I say all this because one of the most valuable things I have learned in therapy is, we are a revolving tray of emotions. My shrink calls it the Lazy Susan of feelings. One minute we might feel like the ketchup, all sugary and comfortable.  Within minutes we can turn into mustard, tart and tangy, a jolt to the tongue.

We are forever wanting to limit our selves to one emotion or response, something we can rely on, something that stays fixed in time. But nothing stays fixed in time- emotions being at the top of the list.

And the wonderful thing is, on the days when I’m in my I’m not so happy with this second banana situation mood, an email will come in and someone will say, like they did today, “You both inspire me Daily”

And I am jolted back into the reality of what I am here to do.

I am reminded of our message to live each day in love and service.

Love and service knows no bananas. When you are helping people what difference does bananahood make?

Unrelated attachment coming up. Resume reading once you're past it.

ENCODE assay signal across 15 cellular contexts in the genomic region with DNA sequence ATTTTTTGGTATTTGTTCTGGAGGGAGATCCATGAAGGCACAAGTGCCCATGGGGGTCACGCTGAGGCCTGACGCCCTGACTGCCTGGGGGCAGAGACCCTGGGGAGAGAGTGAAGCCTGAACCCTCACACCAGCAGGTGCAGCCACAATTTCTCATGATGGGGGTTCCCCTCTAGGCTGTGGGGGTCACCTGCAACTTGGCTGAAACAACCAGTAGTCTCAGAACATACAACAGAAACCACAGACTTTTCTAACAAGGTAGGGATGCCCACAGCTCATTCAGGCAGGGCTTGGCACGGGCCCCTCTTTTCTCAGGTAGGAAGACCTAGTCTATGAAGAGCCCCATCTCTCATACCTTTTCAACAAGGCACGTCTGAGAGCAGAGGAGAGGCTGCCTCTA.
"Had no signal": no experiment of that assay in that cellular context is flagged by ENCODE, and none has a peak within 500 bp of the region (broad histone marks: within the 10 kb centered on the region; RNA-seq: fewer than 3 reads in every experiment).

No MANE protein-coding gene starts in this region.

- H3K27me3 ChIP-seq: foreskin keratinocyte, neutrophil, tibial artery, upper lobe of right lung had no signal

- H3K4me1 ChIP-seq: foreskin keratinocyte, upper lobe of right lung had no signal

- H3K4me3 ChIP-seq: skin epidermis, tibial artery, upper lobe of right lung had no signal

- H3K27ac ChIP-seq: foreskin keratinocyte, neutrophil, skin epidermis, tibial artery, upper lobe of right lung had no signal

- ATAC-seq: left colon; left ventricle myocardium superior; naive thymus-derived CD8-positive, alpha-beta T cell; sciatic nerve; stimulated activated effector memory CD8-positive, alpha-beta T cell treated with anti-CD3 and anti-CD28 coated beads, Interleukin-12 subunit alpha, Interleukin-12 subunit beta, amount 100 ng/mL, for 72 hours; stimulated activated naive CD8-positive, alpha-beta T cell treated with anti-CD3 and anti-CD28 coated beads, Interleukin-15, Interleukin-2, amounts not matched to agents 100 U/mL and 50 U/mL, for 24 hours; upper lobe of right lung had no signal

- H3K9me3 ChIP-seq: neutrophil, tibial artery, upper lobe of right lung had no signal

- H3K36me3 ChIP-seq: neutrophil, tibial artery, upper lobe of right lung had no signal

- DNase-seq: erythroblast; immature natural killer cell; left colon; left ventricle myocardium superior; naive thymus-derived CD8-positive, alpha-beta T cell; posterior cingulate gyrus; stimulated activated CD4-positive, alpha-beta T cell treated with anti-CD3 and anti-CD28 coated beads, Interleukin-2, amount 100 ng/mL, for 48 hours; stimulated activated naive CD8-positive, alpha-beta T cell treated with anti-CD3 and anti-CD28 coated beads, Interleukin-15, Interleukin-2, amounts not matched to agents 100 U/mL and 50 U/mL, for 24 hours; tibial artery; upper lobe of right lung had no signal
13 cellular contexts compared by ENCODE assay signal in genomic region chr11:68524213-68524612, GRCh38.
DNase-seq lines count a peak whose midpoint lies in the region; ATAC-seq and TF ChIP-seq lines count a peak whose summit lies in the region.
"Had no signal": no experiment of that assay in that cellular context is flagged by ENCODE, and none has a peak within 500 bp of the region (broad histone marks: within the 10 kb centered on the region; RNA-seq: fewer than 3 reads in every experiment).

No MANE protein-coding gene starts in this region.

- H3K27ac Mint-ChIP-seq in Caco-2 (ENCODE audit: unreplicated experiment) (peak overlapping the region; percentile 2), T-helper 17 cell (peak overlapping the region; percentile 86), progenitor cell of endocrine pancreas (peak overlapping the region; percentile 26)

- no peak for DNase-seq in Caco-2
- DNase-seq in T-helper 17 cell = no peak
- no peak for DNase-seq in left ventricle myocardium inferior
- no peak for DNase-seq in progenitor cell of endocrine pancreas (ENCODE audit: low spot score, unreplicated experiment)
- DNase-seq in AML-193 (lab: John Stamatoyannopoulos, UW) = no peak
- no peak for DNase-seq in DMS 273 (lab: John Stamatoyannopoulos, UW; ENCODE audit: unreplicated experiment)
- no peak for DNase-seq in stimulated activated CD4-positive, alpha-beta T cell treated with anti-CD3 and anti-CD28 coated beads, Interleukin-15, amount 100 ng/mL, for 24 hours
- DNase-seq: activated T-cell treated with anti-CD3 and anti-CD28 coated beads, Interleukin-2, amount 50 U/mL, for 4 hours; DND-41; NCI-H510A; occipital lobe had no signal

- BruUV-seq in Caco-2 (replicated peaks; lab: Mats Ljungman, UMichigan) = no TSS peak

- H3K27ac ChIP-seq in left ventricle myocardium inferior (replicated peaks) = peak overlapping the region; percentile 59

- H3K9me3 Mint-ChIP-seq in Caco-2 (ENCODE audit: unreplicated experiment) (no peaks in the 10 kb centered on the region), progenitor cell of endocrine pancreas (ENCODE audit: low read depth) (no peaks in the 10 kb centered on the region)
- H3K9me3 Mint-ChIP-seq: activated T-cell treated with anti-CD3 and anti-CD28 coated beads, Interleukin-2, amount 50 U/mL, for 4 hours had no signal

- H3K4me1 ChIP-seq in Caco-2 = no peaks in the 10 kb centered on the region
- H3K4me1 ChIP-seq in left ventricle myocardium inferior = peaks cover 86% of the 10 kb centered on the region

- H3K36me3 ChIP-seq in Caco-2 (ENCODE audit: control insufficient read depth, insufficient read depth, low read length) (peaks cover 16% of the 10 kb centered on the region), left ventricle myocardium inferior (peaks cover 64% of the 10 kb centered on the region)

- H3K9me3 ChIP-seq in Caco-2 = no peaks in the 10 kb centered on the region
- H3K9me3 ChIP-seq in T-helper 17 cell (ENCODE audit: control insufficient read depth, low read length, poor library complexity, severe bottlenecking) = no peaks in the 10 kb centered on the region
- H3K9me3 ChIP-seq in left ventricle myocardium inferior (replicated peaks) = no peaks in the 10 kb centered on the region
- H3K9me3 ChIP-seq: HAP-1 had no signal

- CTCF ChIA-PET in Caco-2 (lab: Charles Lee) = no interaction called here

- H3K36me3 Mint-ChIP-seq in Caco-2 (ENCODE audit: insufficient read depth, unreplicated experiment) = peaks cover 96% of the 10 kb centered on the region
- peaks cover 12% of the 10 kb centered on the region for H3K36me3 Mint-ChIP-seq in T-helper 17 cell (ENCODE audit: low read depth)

Does my higher power pay attention to banana ratings? Or am I always top banana to him?

Banana status is all about ego. Ego, the very thing we work so hard to wrestle into submission.

Yes, I have an ego, we all do. Some days it jumps into the front seat and takes over the vehicle. But I try and shove into the back seat, or better yet the trunk.

And each day no matter what type of banana I may be I make every attempt to follow our affirmation to live our lives in gratitude and trust.

And I am deeply grateful that I was smart enough to lasso the great Paul Williams into doing this with me. I am grateful for his insight and his passion. I am grateful for his friendship and the little eyeglass cleaners he supplies me with all day. I am grateful for it all.

When I was 12 I wanted him to be my best friend. And now he is.

We are hopefully making a difference in some people’s lives and will continue to do so.  We have fun doing it. That is a lot to be grateful for.

So who cares where I hang in the bunch?






Tracey Jackson

Tracey Jackson is a screenwriter and blogger at traceyjacksononline.com. Her book Gratitude and Trust is now available.